Keep up-to-date with Free tutorials!!

 

Sign up to our bi-weekly newsletter today for the latest tutorials, interviews and product information.

 

- Latest news
- Exclusive Shop Offers
- Preview early content
- Plus much more

 

Not Ready to take that step? OK, Why not just Subscribe to the RSS Feed

 
submit tutorial
1 | 2
Texel Density for game art

By Tim Diaz
Web: Open Site
| Your Rating:
rating star fullrating star fullrating star fullrating star fullrating star none
(6 Votes)
| 75192 Views
| 3 Comments
| Comments 3
Date Added: 5th December 2013
Software used:
3ds Max, Misc
1813_tid_intro.jpg

Learn the process of using Texel Density to make your assets look great in game engines with 3D environment artist, Tim Diaz


1813_tid_tim_diaz.jpg

Introduction

What is Texel Density? Texel Density is the procedure of making sure your meshes and textures are the proper height, width and depth. Now once you apply your working textures and materials, your modelís textures will look crisp and clean and not blurry. For this tutorial, we will be using 3ds Max and UDK to create modular pieces with appropriate Texel Density.

Understanding Texel Density and why itís important

Before we jump into this tutorial, we need an understanding of why we are doing this. Textures make the asset, area, level, characters and so on look a certain way and more believable to the player. Many games, however, break this suspension of disbelief by having certain assets break Texel Density.

So how can you find it? Itís easy: load up any game and just run around your favorite interior or exterior. If youíre outside, look at the terrain, and then look at a rock or a wall. You may see that one, two or even all these pieces look vastly different. One piece may be very crisp and clean, but right next to it is a rock or a wall that looks a little burry, or maybe stretched, or both.

This issue, while it may be minor to most, can distract a player, making them realize they are just playing a game. You donít want that. You are selling an experience Ė that is always the goal. Something like this leads to bad screenshots, negative feedback, and in some cases shows a lack of pride in your work. While there are always situations where you donít have a choice, or it wouldnít make much sense to follow these guidelines, this is to help you know what to look for and to avoid this issue as much as possible.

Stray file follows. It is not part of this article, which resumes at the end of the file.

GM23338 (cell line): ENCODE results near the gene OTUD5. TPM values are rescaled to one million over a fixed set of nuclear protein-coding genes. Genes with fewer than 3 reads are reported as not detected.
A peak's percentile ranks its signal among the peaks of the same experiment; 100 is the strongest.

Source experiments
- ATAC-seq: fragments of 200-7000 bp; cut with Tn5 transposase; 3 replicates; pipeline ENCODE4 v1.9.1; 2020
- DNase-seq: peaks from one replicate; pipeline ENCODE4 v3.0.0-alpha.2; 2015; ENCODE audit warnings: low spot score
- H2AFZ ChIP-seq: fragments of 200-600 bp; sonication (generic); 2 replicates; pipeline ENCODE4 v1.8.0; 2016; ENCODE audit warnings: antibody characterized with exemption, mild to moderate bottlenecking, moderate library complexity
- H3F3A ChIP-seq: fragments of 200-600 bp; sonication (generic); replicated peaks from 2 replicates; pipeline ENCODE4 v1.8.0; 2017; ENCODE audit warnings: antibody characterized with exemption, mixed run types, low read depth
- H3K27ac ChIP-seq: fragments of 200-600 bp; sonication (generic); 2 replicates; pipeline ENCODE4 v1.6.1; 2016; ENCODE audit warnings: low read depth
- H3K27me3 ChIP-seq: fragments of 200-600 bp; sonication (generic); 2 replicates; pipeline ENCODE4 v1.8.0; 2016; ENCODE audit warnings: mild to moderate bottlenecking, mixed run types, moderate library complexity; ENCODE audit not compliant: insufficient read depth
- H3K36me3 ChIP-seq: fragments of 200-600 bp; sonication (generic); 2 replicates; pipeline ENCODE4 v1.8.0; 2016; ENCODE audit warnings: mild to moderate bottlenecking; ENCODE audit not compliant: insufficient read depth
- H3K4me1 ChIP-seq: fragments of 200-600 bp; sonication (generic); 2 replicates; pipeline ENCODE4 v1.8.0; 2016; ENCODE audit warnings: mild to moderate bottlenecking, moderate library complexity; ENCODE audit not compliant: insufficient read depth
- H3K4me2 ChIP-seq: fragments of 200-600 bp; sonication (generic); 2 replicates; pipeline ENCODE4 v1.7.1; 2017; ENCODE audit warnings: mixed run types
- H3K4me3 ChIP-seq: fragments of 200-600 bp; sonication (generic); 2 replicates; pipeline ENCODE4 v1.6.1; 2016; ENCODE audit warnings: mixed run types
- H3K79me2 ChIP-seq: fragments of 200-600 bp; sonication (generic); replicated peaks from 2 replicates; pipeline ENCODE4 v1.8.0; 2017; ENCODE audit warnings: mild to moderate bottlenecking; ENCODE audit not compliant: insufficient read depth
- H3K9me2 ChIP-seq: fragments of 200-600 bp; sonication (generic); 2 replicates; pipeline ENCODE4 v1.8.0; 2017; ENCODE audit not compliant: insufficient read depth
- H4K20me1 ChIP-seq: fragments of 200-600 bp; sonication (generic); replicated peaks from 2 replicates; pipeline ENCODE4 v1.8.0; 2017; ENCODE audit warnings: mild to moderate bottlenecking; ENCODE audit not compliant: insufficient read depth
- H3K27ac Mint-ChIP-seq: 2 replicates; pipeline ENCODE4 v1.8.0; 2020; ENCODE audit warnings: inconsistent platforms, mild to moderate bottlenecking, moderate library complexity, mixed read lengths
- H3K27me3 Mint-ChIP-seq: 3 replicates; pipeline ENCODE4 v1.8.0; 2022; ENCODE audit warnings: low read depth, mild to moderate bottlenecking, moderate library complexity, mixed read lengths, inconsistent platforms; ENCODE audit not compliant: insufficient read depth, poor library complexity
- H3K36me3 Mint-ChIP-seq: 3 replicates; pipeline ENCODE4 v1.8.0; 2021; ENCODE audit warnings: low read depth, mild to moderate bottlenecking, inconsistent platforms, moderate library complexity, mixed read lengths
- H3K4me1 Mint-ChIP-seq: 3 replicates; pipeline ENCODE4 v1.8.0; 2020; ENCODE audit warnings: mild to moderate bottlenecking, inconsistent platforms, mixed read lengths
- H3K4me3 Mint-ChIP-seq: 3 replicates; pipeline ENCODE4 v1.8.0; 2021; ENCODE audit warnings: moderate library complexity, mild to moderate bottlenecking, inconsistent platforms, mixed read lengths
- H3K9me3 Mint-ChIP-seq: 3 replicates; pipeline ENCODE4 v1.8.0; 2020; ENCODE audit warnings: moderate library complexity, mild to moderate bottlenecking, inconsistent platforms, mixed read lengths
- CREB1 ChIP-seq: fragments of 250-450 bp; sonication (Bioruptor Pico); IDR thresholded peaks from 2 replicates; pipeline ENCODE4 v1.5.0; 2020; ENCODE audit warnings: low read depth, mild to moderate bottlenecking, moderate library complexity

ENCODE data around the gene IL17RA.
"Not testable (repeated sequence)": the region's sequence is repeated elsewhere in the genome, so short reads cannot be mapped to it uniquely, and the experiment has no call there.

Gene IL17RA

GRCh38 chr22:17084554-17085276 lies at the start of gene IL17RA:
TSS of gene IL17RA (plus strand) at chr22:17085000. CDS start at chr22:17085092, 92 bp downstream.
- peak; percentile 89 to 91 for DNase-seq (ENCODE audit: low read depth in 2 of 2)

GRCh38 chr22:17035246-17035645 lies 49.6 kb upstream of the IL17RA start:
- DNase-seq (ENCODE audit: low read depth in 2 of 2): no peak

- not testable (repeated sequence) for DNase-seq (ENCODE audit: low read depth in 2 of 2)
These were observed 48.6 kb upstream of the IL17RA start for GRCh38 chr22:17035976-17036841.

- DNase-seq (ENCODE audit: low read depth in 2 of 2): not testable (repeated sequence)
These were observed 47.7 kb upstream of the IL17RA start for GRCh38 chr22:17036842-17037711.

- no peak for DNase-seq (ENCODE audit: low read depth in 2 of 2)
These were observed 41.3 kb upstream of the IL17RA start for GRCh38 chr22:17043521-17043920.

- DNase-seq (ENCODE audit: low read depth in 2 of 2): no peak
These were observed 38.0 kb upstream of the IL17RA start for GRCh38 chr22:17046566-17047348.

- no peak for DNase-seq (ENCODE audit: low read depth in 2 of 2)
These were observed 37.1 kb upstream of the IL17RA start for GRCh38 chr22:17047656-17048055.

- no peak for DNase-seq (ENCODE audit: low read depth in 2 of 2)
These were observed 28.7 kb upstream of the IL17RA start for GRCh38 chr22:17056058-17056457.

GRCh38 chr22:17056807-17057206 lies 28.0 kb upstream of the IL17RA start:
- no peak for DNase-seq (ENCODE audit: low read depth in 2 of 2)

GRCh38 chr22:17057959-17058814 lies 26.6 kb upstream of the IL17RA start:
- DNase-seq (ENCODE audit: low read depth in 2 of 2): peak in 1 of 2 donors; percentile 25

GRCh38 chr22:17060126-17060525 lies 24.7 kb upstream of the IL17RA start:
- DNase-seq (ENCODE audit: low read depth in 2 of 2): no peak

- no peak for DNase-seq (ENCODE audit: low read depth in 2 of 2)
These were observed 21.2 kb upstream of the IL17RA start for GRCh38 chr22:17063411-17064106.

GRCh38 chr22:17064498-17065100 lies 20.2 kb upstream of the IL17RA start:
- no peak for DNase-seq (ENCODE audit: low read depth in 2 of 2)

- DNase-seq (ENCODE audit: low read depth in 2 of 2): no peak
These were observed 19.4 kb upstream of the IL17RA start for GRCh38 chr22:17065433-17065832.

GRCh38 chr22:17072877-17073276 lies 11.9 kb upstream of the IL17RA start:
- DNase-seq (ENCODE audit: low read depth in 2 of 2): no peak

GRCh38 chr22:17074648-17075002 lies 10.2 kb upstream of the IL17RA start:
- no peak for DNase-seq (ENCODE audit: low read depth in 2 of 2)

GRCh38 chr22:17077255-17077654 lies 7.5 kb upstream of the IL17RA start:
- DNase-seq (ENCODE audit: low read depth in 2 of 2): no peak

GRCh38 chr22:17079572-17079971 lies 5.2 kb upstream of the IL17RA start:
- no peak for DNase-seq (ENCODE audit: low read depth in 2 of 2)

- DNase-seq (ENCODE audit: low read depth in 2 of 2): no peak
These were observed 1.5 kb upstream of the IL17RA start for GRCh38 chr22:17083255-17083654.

1813_tid_intro.jpg
You will be able to spot the difference between good and bad Texel Density

Setting up 3ds Max

First off we need to set up our 3ds Max software to work with UDK, so we can build with as few issues as possible. First, go to the top of your Menu and go to Customize, then click on Units Setup.

1813_tid_02.jpg
Setting up 3ds Max to work with UDK


Setting up 3ds Max II

Once in this new window, make sure that your unit setup is set to Generic Units. These are the standard units within 3ds Max.

1813_tid_03.jpg
Setting up 3ds Max to work with UDK

Setting up 3ds Max III

Once in this menu, under System Unit Scale, set the units to 1.0 and Inches. Once you have done this, you will now see that our grid settings in every orthographic view all equal 1 foot.

1813_tid_04.jpg
Make sure you are set to Generic Units



 
1 | 2
Related Tutorials

Tutorial

Lighting La Salle Chapter 5: Mood Lighting



Keywords: scene, room, lighting, apartment, window,

Go to tutorial
rating star fullrating star fullrating star fullrating star fullrating star none (7)
Comments 1 Views 73727

Tutorial

Demolish a building in 3ds Max using RayFire



Keywords: 3ds Max, RayFire, demolition, VFX

Go to galleries 1
rating star fullrating star fullrating star fullrating star fullrating star full
Comments 0 Views 17808

Tutorial

The Making Of 'Open It'



Keywords: Making of, 3ds Max, Scene, Character

Go to galleries 1
rating star fullrating star fullrating star fullrating star fullrating star half
Comments 2 Views 15769

Tutorial

The Making Of Chef Eric



Keywords: MARI, making of, tutorial, 3D, Character, Lighting, Render, Map, UV, V-Ray, Photoshop, ZBrush, 3ds Max

Go to galleries 1
rating star fullrating star fullrating star fullrating star fullrating star full
Comments 0 Views 98424
Readers Comments (Newest on Top)
avatar
(ID: 269751, pid: 0) Mori on Tue, 22 April 2014 9:16am
Hi: You have very good site
avatar
(ID: 237815, pid: 0) Alec on Fri, 06 December 2013 3:30pm
Great article, thanks for writing it. I have one question though, is it similar in Maya when setting up the units? I think you just change the units to inches by the looks of it, but I want to check that this is all that needs doing? Preferences>Working Units>Linear:Inches
avatar
(ID: 237717, pid: 0) Josh Taylor on Fri, 06 December 2013 1:25am
Great article. Thanks!
Add Your Comment